Lot riding on Australia series: Rahul Dravid
Former Indian skipper says the upcoming series with Australia will have a lot riding on both the teams
There is a lot riding on the upcoming India-Australia cricket series since it will help the selectors identify the next generation of players, Rahul Dravid, the team's mainstay till his retirement last year, said at the Jaipur Literature Festival Saturday.
"Each series is significant like the series with England. But like India, Australia too has lost a lot of big players. So both teams are quite similar. But there is a lot riding on the teams. It will help them recognize the next generation of players," he told reporters here after taking part in a session.
Asked if he supported matches between India and Pakistan, Dravid said: "I would love to say that India and Pakistan should keep playing. But that is not the reality. My heart says we should play oftener. But given the situation, it will not happen. And I'm willing to accept that," he said.
The two countries recently played a bilateral series after more than five years. India snapped cricketing ties with Pakistan in the wake of the 2008 Mumbai strike that killed 166 people and which India has blamed on Pakistani terrorists.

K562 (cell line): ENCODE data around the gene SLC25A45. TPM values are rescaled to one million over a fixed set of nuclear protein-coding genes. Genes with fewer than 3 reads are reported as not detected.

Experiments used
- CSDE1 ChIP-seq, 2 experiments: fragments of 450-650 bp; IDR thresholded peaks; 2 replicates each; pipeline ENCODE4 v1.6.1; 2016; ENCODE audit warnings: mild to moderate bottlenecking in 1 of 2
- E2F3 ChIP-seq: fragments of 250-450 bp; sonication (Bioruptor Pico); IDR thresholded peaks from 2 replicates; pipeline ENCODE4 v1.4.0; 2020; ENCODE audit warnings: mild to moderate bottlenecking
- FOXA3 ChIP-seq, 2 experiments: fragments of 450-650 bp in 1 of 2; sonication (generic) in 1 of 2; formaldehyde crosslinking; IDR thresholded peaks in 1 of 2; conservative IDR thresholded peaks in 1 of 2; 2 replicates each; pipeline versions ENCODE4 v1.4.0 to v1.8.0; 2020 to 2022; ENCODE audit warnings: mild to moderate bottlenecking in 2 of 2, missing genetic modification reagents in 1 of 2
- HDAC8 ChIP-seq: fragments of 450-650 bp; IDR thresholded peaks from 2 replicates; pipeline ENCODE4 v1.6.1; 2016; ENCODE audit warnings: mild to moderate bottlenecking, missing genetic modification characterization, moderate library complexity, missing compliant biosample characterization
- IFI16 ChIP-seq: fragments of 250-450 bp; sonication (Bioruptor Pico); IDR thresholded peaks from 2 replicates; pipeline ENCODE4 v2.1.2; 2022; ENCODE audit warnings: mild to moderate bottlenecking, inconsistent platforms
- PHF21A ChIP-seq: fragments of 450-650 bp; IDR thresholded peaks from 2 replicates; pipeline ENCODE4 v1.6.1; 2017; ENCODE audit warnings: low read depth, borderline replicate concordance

Asked how long he planned to play domestic cricket and the Indian Premiere League (IPL), he said he was taking "one step at a time".
"I will play for one year," said Dravid, the captain of Rajasthan Royals IPL team.
He said in his post-retirement life, he was "preparing for the IPL" and "reconnecting with home and spending time with family".
Asked if he was an IPL sceptic, Rahul said: "I have never been an IPL sceptic. It gave me the opportunity to share the dressing room with cricketing greats. Relations between players (from different countries) have never been better."
On being named for the Padma Bhushan, Dravid said he was "truly humbled to receive an honour like that, truly grateful".
He also said he was thinking of writing an autobiography.
He also said that there was a need to make cricket history books "readable". "They have to be written in Hindi and other languages since a lot of cricketers come from small towns".
Earlier Dravid spoke at a packed session titled 'Corner of a Playing Field' with cricket writer Suresh Menon, political commentator Ian Buruma and TV journalist Rajdeep Sardesai.
Asked if he enjoyed being a celebrity, Dravid said: "I cannot really say I enjoy all that. But it has its advantages."
He then blamed the media for creating celebrities.
"You play two good matches and you are on all channels. In the past, you had to play a lot of cricket. You can't be a celebrity without a body of work behind you."
He also said that cricket had done away with regionalism. "There is never that sort of a feeling of playing for a region."
He said "Sunny Days" by cricketing legend Sunil Gavaskar had "influenced" him a lot. "The book was my ability to dream."